Downsizing To Save
It is no secret that finances are the most important component in most people’s life. How much money is in the bank can dictate the kind of house that are purchased, the kind of car driven, and the overall lifestyle that is lived. Many people are downsizing to a smaller home and learning to live with less as a way to save more. The downtrodden economy has many people asking themselves what they can live without. Just what does a person have to have in a home? Is downsizing a viable option for a larger family to save money?
1. Engrain the Concept Less Is More
While living in a posh two story in the most desirable neighborhood does come with perks, are those perks really all necessary? In the good old days, closets were small and able to hold the minute wardrobes of yesteryear. Today, the closets are the size of a large bedroom and full of shelving and other accessories. Today’s standards have continued to grow until the point where people are working just to pay bills and barley has anything left over. If we could live on less and have more family time, more time to give to others and more time to give back to the community, wouldn’t it be worth it? Most people kill themselves going to a job that usually they hate. What if people didn’t work as many hours of overtime and had that extra time to spend with the family? It’s a concept worth considering.
2. Downsizing Equals Major Savings
Going from a 2500 sq. ft. home to a 1500 sq. ft. home is going to offer some challenges, but better yet it will offer more savings in the long run. For instance, if a home usually has an electric bill for around $250, downsizing their space by a third could slash the electric bill as well. So electricity can go from the $250 mark down to $166, which alone is an $83 savings a month, or nearly $1,000 a year. The same should be said of a home that is heated by natural gas or propane. Less space to heat means less overall costs. These cost savings just cannot be ignored. A smaller home costs less overall and the utilities will be less.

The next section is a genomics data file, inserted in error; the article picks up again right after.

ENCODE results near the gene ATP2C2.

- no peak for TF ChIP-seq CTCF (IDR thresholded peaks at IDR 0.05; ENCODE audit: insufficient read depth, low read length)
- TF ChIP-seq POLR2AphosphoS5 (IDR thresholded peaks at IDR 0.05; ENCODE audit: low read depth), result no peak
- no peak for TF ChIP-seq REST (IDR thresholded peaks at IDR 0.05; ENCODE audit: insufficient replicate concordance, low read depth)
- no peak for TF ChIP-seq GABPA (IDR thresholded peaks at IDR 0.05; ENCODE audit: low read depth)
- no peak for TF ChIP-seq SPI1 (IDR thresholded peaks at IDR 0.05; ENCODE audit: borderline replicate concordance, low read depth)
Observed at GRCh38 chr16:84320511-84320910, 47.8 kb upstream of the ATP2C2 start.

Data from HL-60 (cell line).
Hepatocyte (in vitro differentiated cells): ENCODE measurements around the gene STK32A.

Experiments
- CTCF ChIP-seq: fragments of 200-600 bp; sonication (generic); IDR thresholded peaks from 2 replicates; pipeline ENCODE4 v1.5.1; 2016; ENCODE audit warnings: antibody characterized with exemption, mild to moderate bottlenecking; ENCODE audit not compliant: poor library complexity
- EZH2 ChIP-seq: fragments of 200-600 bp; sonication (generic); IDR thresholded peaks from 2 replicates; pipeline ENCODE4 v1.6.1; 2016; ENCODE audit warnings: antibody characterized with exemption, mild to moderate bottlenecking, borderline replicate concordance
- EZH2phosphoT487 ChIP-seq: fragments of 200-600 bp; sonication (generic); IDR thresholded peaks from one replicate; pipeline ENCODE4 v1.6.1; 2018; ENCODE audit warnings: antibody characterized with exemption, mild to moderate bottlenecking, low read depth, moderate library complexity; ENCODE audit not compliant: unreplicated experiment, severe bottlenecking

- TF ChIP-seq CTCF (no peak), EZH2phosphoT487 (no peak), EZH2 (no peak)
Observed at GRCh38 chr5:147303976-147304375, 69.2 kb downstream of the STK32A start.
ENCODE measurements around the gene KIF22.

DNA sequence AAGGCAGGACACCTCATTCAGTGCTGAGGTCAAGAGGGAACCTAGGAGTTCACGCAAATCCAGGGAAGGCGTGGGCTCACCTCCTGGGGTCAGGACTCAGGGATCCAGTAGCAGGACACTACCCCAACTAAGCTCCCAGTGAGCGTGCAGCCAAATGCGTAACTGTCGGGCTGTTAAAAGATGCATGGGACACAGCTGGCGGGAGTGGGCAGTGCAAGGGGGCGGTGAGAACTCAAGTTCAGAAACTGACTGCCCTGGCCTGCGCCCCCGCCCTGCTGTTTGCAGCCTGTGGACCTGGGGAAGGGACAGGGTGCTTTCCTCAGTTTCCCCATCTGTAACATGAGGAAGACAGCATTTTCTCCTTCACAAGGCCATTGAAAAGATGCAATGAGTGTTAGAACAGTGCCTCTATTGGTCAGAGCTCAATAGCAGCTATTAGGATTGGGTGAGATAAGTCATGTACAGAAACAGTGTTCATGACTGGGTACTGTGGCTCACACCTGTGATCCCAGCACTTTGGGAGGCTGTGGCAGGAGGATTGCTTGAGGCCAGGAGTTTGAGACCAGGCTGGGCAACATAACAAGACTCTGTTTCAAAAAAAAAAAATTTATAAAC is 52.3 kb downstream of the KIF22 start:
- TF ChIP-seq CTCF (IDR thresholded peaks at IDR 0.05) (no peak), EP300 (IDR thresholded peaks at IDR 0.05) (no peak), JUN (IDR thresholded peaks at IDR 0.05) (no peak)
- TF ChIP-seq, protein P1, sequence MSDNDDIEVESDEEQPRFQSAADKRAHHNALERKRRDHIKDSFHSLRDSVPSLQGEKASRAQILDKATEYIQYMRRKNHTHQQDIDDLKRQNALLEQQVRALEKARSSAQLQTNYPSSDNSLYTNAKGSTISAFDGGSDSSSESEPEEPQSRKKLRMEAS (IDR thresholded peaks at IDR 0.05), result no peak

3. Consider Alternate Locations
A home overlooking a golf course can go for as much as $50 thousand more than a home sitting in a cul-de-sac. While having instant access to activities is nice, is it a requirement? It is easy to see that homes that are closest to tourist attractions and posh neighborhoods would demand a higher price tag than those that sit in second class neighborhoods or in rural areas. Many people get themselves in trouble when they try to “keep up with the Jones.” Rather than trying to keep up, find a home that is in a great neighborhood that has good space and nice streets, but doesn’t demand the prices of other more advanced areas.
When people look for methods of savings money, the home is one that should be considered. On average most people spend around thirty percent of their income on their housing costs. What if the percentages were lowered just a bit, that savings could free up money for the family to splurge on other things, or put some away for a rainy day.
This is article is contributed by Madoline Hatter. Madoline is a freelance writer and blog junkie from ChangeOfAddressForm.com. You can reach her at: m.hatter12 @ gmail. com.
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